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The 411 on Japan

Although Japan is still the numero dos economy in the world, this does not save them from their  problems.  As a result, the Land of the Rising Sun has dug itself a deep hole. Is the yen's strength coming to an end?

 

Among Japan’s economic problems, deflation seems to be the biggest and longest-running one. Japan has been trapped in a period of declining price levels even before the recent recession crippled their economic growth. In fact, this deflationary situation isn’t new to Japan. Remember their “Lost Decade” back in the nineties? During that time, successive price declines paved the way for easy credit and asset price bubbles.

 

Recently we saw a 1.3% decline in Japan’s annual core CPI, which could chalk up another drop this March. Its corporate services price index, which serves as a leading indicator for the CPI, came in worse than expected for the month. Since their central bank expects deflation to continue for five more years, could Japan be in for “Lost Decade: Part II”?

                                                                                                                                          

Another matter that has been choking Japan’s growth is the yen’s rapid appreciation. After topping out near the 100.00 price level last year, the USDJPY has been on a steady downtrend, hitting as low as 85.00. This of course, hasn’t escaped the BOJ. Since a large chunk of the Japanese economy comes from their exports, the Japanese government would much rather prefer a weaker yen, which would make their exports more attractive.

 

It’s no wonder that the Japanese government hasn’t been afraid of expanding their quantitative easing measures. Aside sparking inflation, increasing their quantitative easing programs also weakens their currency. Talk about hitting two birds with one stone!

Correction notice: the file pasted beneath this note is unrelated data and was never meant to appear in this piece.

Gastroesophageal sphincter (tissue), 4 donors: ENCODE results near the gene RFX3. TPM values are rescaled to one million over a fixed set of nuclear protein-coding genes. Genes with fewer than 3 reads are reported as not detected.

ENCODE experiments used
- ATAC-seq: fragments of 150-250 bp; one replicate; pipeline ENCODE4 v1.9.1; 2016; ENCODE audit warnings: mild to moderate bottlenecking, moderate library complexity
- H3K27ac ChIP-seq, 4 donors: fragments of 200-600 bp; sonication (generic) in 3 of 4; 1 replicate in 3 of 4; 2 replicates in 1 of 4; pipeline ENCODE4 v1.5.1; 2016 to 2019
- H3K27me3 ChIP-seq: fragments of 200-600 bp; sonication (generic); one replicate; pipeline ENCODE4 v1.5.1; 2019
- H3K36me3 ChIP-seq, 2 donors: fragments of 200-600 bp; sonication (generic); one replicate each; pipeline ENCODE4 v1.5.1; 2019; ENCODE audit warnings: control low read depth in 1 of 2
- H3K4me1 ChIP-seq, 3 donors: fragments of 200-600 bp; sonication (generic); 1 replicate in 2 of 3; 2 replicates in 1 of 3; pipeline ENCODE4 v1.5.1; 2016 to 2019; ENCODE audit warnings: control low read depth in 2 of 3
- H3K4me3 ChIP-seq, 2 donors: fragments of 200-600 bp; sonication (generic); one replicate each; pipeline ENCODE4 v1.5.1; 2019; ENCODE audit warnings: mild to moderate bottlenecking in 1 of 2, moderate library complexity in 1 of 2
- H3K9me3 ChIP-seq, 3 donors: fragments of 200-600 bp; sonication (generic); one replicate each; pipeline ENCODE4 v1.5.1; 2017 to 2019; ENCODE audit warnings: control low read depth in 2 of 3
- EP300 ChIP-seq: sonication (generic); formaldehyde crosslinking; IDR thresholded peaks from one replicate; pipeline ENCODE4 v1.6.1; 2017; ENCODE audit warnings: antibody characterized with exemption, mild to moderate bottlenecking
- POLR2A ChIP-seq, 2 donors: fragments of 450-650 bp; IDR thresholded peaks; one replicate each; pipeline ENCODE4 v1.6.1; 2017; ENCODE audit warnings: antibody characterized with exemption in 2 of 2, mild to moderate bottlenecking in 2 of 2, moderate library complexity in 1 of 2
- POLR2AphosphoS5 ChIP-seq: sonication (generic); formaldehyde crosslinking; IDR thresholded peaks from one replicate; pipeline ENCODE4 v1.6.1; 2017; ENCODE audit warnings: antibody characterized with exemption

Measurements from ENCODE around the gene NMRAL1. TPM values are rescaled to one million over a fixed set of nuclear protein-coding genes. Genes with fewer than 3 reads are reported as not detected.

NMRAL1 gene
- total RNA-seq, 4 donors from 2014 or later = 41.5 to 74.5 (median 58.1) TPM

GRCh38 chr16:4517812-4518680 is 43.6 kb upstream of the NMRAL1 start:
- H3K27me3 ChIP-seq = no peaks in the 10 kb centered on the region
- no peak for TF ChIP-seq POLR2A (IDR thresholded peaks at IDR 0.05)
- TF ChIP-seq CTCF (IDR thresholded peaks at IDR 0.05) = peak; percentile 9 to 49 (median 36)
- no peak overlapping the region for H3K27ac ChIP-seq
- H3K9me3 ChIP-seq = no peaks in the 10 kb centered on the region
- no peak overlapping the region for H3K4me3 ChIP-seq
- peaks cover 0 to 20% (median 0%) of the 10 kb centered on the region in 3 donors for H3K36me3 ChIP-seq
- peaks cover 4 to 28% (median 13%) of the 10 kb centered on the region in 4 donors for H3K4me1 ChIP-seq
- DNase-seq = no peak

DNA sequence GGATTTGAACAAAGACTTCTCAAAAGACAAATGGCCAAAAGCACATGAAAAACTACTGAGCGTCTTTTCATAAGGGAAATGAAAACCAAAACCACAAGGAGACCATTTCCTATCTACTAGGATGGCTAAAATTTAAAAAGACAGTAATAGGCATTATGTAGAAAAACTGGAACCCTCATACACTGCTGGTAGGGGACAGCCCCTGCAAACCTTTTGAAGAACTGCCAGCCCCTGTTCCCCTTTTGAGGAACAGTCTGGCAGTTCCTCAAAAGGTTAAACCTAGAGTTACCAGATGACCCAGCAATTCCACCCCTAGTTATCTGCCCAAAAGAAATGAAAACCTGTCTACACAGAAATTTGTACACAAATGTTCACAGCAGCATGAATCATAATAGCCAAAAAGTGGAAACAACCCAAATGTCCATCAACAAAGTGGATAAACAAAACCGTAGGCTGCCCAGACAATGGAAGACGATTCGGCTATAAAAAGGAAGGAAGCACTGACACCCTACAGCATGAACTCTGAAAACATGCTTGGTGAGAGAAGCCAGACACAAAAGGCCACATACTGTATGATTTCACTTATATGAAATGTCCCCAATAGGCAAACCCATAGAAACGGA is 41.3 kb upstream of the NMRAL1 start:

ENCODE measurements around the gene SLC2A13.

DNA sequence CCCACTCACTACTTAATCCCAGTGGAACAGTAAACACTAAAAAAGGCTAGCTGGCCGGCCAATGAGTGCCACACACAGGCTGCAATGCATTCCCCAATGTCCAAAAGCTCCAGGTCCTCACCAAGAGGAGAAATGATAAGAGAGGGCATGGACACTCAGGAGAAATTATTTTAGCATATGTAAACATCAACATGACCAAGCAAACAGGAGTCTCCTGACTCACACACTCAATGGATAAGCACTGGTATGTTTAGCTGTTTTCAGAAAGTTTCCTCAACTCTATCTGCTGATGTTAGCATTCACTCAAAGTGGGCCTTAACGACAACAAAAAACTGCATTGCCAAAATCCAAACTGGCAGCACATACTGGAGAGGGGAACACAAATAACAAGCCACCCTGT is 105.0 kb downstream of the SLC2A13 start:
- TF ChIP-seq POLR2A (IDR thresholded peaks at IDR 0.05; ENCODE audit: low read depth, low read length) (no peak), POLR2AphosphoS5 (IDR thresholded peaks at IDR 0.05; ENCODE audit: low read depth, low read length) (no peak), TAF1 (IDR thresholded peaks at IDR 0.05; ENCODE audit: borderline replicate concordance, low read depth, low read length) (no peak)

The consistent drop in employee wages is another monkey on Japan's back. Back in December, Japanese employees saw their paycheck cut by 6.1% which at the time, was a record decline on a month-to-month basis. Wages were slashed to ¥549,259 as bonuses were shaved by 15%, which is putting downward pressure on consumer spending. With dwindling paychecks, the Japanese won’t be able to afford another round of their favorite sake!

Japan added about 130,000 jobs in December, causing its jobless rate to improve to 4.9% from 5.2%. It’s something to be happy about, right? Not exactly... Looking at the historical numbers, Japan’s jobless rate, excluding 2009, has not reached this level for about five years now. Besides, how can an uptick in employment do much help if wages are falling anyway?

To make matters worse, earlier this week, the Japanese government came out with a statement saying that their budget for the next fiscal year stands at a record high of ¥92.3 trillion. Just in case you’re wondering, this translates to $1 trillion, approximately a third of the US’ total stimulus programs. Considering the size of Japan in relation to the US, this amount is huge to say the least.

According to the Japanese government, this amount will be used to fund additional stimulus measures to help the country’s economy grow. These stimulus measures include providing money to households with young children as well as giving out extra income for agricultural farmers.

Deflation, the yen’s appreciation, falling wages, and a huge budget deficit… These are Japan’s four biggest adversaries .... Can’t Japan simply wield a samurai and ward off these economic foes? If Japan wishes to defend its title as the number two economy in the world, it's going to need to put a stronger fight!